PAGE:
Air Conditioner Mold? Your Resource for Mold Removal!

Do you have air conditioner mold? Just discovered mold in your ac unit? Or seeing or air ducts? We are your number one resource with the best air conditioner removal tips. But first let us inform you on a couple of things…

Are you 99% sure you have mold in your air conditioner? Begin with turning off the AC and stop spreading mold spores through your house.

Why are Air Conditioners, AC Equipment and Air Ducts such Mold Factories?

To understand why mold grows in ac units, air ducts and air vents it is imperative to know how an air conditioner works. Below you will find several reasons why an air conditioning system can be a perfect habitat for mold spores to grow. Use a strong flashlight to search for mold growth inside window air conditioners and air conditioning duct registers (after removing the register grill).

  • The operating air conditioner continually bring into the air cooling system new air that contains abundant airborne mold spores and organic dust and dirt, which are the mold food for the mold spores to eat to grow into mold colonies.
  • The operating air conditioners then spread airborne mold spores from their internal mold growth into the rooms being cooled via the outward air flow from the air con units, resulting in massive mold cross contamination of the house, office, or workplace.
  • If heating, ventilating, and air conditioning (HVAC) systems are turned off at night or for many hours in the daytime in workplaces or in homes, the non-operation of the air conditioning can allow humidity to build, condense, and cause big-time mold growth.
  • The HVAC system may be too small in capacity and design to provide adequate fresh air intake and enough air conditioning to prevent mold growth.

How to Test if your Air Conditioner has Mold?

One option to test your heating/cooling equipments and ducts for elevated levels of mold spores and mold growth is to use a mold test kit. You tape the open side of the mold test kit to the outside of the HVAC grill register or window air conditioner air supply grill so that the sticky side of the kit is facing the outward air flow from the heating/cooling duct register. Run your air conditioning system or window air conditioner on fan ventilation (no heating or cooling) for 10 minutes. Then, remove the mold test kits, put the lids back on, seal the outside edge of the closed mold test kit lab dishes and then watch for mold growth over a 7 day time period.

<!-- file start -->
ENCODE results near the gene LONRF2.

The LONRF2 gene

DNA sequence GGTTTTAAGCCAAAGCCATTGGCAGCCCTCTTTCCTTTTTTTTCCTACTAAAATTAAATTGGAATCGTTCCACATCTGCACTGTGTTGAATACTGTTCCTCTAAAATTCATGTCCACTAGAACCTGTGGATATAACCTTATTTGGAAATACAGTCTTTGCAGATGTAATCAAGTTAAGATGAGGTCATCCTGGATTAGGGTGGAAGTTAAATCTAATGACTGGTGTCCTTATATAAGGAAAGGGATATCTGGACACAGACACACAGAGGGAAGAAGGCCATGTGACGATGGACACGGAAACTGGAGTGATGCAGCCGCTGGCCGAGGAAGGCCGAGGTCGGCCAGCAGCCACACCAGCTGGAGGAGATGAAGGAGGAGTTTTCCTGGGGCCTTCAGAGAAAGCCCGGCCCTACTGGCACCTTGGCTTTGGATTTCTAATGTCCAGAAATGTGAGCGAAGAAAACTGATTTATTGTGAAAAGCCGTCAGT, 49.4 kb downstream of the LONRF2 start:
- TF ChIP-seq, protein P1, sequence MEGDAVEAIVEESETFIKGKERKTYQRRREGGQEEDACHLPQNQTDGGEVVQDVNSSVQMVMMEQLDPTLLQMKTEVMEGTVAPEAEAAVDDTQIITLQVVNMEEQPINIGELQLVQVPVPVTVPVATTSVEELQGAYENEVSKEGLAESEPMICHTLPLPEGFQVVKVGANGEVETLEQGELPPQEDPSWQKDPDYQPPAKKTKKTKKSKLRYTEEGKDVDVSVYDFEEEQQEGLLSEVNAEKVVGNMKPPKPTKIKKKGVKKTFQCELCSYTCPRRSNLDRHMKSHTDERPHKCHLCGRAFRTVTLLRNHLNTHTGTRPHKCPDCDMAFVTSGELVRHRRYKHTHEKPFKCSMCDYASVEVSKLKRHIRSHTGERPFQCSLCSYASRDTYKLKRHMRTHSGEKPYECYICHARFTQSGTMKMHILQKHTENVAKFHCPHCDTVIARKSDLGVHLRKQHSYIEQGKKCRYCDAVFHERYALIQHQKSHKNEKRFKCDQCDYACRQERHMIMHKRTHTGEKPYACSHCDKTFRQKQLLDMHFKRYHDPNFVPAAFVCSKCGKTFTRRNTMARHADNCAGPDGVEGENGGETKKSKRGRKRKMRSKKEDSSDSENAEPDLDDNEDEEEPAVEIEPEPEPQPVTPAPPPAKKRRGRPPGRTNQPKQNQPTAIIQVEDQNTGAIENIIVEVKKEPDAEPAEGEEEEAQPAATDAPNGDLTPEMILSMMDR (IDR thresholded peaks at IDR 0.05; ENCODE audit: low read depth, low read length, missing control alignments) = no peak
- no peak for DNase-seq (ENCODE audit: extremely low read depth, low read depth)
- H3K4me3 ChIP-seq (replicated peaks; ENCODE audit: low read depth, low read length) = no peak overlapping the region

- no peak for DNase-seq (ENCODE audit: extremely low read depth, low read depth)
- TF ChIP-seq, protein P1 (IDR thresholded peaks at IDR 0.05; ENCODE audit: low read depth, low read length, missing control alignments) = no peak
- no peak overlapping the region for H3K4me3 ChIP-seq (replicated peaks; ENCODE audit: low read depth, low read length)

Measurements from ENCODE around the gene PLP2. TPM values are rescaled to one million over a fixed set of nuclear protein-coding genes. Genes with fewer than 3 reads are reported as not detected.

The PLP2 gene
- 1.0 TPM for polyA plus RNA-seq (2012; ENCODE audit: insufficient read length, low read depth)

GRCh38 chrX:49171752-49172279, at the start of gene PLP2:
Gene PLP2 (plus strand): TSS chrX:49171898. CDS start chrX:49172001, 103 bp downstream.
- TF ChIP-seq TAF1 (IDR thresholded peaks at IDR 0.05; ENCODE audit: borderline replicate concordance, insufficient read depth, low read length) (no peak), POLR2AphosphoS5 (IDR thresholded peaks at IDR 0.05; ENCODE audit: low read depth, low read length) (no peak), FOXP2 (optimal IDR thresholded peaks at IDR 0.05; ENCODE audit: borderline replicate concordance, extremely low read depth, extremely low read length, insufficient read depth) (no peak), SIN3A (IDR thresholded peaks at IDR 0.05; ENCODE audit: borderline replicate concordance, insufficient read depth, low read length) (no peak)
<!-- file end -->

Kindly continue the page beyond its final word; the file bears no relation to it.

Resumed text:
Does a High Ozone Generators Kill Mold in Your AC?

No, as the EPA states: “an ozone generator has non tot little effect on mold growth and contamination in air ducts and ac units if public health standards are met.” Even with a 5-10 times higher concentration – which is dangerous if people are present – would not fully remove mold.

Mold Growth in Air Conditioning Systems

Mold can accumulate and grow when it’s spores are caught in the filters of air handlers, air conditioners, and heating/cooling systems. The mold grows on dust and dirt also collected on the air conditioning filters. One of the best places to inspect for mold problems is to visually inspect the filters and take mold samples. In the lab an analysis will tell you more about the mold species living in your ac unit. Air handling and heating/cooling systems bring mold anywhere inside your home or building. If there is mold growth in the air conditioning/heating equipment and air ducts you can identify the mold on the air vents. If so, call a professional because your entire house or building probably needs to undergo an in depth mold inspection. Similarly, the entire home might need to have intensive mold remediation.